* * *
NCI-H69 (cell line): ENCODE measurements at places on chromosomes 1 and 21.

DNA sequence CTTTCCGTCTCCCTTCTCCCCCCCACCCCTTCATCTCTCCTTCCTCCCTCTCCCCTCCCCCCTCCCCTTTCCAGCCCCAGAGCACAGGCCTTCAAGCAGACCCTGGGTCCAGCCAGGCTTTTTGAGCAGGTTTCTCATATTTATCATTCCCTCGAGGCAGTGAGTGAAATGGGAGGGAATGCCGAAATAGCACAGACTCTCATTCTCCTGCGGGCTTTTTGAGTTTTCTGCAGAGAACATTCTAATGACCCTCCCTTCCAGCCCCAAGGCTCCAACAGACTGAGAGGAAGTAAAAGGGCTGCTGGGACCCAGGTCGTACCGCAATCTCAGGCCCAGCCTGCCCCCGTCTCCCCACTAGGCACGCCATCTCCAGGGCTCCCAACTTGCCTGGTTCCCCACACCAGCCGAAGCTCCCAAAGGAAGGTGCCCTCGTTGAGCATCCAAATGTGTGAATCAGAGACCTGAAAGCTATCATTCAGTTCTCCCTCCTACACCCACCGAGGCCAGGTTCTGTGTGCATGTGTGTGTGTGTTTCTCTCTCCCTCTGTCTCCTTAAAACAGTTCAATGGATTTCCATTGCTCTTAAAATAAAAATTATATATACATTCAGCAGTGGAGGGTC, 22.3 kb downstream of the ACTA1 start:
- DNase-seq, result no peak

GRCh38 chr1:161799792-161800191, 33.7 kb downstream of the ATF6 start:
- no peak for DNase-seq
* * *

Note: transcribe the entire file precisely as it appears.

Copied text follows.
NCI-H69 (cell line): ENCODE measurements at places on chromosomes 1 and 21.

DNA sequence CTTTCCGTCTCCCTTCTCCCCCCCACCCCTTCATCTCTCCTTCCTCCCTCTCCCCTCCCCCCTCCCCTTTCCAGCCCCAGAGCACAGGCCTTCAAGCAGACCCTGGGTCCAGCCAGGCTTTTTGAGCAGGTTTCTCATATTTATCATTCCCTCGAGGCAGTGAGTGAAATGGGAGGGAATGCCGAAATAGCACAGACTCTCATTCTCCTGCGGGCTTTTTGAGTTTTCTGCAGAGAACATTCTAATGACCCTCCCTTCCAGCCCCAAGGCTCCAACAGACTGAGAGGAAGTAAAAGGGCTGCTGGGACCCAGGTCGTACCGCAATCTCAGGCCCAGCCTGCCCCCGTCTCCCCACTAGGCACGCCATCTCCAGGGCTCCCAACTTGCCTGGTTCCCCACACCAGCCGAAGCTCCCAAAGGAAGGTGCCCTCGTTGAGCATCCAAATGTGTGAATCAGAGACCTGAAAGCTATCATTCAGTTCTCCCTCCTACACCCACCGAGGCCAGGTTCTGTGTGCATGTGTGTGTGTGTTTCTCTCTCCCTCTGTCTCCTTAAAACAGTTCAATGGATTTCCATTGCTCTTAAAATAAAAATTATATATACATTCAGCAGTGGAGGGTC, 22.3 kb downstream of the ACTA1 start:
- DNase-seq, result no peak

GRCh38 chr1:161799792-161800191, 33.7 kb downstream of the ATF6 start:
- no peak for DNase-seq